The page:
What an opportunity for a housing minister to be radical and bold

By Paul O'Brien | 06 August 2019
  • Paul O'Brien

Will new housing minister Esther McVey succeed where her predecessors have failed? Only if she recognises that 100 years on from the Addison Act, local authorities must once again play a key role in delivering quality, affordable housing.’

There are three areas of Government housing policy where the Association for Public Service Excellence has called for action on our latest research, with the Town and Country Planning Association’s Housing for a fairer society: the role of councils in ensuring stronger communities.

The first issue is delivering and retaining genuinely affordable housing. A good start would be for Government to reinstate a definition of affordability linked to income. Government also needs to provide more direct grant for social rental homes. It should also suspend the Right to Buy in England as happened in Scotland and Wales, where the numbers of council houses are increasing, for the first time in a generation. Meantime, councils should be allowed to keep 100% of their Right to Buy receipts to reinvest in building. The current validity test also needs to be reformed.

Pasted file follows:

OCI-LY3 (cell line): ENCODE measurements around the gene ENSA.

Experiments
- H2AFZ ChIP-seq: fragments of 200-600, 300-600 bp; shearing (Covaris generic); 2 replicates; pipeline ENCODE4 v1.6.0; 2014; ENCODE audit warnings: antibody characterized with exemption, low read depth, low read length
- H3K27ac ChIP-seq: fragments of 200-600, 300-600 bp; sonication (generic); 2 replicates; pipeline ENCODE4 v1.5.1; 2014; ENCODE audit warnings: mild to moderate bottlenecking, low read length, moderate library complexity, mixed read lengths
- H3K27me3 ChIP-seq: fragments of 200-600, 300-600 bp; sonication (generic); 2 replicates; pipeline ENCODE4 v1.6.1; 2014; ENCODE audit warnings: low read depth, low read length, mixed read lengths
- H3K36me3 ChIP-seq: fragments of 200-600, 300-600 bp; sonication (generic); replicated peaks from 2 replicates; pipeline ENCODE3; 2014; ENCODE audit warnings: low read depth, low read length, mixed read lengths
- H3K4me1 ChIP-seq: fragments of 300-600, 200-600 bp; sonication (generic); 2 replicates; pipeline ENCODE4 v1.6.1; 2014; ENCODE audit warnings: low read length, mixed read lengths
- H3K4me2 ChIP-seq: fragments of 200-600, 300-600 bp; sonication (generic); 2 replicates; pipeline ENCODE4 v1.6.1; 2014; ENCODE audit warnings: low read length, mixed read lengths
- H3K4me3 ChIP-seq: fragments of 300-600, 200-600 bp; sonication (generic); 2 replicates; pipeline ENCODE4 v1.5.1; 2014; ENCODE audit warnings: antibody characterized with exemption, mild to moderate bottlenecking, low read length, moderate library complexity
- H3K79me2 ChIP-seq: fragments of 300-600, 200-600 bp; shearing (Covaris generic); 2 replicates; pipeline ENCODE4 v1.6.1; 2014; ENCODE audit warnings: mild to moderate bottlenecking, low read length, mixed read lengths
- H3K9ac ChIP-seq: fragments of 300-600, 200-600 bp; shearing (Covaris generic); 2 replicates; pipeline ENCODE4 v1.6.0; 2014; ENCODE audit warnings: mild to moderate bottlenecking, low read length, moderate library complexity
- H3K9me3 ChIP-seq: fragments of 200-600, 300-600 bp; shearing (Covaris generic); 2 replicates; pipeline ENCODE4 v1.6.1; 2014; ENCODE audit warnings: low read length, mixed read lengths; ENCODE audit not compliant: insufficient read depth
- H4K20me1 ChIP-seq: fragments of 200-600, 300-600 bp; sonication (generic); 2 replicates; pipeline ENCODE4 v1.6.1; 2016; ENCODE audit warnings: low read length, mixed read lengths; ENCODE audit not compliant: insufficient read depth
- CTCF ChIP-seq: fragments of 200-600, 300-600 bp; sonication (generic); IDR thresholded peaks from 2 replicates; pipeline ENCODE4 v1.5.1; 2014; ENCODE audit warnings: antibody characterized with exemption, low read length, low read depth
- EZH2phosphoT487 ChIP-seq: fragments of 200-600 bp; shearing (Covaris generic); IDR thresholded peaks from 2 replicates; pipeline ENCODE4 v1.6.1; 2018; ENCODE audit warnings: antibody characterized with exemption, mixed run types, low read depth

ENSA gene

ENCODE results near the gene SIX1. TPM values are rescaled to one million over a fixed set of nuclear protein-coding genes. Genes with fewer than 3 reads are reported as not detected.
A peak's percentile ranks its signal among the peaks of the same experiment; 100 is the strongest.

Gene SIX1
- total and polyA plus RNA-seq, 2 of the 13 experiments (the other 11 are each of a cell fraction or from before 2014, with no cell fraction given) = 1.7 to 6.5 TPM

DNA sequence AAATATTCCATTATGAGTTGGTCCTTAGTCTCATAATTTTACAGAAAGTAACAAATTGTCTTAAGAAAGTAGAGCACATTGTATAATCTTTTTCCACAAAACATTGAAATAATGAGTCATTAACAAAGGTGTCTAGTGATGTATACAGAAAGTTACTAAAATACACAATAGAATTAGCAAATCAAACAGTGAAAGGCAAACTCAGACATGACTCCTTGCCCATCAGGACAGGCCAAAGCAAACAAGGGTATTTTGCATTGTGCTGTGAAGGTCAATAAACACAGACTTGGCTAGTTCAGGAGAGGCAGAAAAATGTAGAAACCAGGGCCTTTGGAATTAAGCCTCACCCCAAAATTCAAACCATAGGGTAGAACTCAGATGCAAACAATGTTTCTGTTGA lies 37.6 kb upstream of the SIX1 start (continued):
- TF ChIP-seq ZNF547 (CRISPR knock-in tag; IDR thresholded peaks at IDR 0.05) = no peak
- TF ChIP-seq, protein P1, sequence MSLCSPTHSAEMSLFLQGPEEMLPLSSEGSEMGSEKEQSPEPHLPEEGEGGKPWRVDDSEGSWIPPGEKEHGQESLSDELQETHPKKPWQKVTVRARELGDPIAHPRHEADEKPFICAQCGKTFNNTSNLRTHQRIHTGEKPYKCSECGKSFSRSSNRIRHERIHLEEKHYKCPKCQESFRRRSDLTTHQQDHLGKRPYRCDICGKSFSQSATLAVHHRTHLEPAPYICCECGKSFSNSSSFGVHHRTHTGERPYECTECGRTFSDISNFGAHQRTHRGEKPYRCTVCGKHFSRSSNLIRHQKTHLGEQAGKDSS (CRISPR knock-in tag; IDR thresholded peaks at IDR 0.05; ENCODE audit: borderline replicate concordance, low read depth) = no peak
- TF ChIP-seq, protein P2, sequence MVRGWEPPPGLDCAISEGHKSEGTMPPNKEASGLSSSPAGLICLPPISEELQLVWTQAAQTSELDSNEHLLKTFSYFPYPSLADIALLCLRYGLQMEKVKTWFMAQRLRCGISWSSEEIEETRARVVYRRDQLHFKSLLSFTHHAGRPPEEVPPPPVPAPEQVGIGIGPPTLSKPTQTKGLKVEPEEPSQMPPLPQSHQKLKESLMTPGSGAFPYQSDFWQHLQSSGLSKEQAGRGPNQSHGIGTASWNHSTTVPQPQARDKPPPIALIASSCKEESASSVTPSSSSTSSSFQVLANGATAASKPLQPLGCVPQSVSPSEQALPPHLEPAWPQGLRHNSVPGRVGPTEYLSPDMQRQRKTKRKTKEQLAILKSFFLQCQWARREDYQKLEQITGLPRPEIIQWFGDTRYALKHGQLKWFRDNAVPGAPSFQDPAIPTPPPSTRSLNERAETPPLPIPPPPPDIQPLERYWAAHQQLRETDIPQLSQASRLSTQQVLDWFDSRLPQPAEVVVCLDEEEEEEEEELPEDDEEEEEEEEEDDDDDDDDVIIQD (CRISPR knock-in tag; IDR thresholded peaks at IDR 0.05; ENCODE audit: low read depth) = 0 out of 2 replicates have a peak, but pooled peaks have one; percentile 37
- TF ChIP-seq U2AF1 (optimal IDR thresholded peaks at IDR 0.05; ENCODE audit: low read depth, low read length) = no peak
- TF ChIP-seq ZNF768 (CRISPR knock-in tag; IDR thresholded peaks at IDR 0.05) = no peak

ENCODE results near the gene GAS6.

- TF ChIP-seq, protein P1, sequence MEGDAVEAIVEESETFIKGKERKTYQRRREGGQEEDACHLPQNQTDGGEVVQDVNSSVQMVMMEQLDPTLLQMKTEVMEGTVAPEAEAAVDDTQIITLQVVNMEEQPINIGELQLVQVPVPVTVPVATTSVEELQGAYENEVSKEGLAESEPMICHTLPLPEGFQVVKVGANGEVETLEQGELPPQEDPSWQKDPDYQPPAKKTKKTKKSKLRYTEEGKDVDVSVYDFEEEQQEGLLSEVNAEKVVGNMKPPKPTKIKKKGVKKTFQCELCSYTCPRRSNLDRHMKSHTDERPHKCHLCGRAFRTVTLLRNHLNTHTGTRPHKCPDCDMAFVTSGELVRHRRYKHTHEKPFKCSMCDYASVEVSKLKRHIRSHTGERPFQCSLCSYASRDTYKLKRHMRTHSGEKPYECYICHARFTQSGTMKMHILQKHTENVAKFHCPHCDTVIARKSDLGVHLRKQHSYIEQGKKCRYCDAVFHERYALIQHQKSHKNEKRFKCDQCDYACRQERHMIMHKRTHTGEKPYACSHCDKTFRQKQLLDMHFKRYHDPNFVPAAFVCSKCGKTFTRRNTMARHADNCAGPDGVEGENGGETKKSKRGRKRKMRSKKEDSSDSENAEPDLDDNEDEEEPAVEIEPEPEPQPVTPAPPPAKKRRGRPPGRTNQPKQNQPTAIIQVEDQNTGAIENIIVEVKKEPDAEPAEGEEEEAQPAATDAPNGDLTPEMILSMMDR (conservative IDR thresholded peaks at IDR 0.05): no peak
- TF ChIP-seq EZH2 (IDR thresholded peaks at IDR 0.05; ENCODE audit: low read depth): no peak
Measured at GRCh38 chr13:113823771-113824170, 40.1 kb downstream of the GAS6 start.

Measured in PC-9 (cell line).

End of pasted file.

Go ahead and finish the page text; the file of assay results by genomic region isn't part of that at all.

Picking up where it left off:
With regard to housing standards and permitted development rights, Government should adopt a set of robust mandatory national standards on safety, accessibility, space, environmental impacts, energy performance, flood resilience, noise and light. Local authorities should also be given back powers taken away by centrally-imposed permitted development rights – something that is creating major concern at in terms of poor quality outcomes for people and place.

There needs to be a wider recognition at both a central and a local level of the linkages between place-making and the delivery of homes in terms of health and wellbeing, life chances and local economies. Local planning authorities also need to be empowered and resourced to take on the role of master developers. Government needs to create a national strategy around building sustainable supply chains and modern methods of construction, at the local level, in order to create the skills and materials required for a low carbon future. There should also be much clearer guidance on the use of community benefit clauses in the national planning policy framework.

What an opportunity there is for a housing minister to be radical and bold in the present.

Paul O’Brien is chief executive of APSE (the Association for Public Service Excellence)

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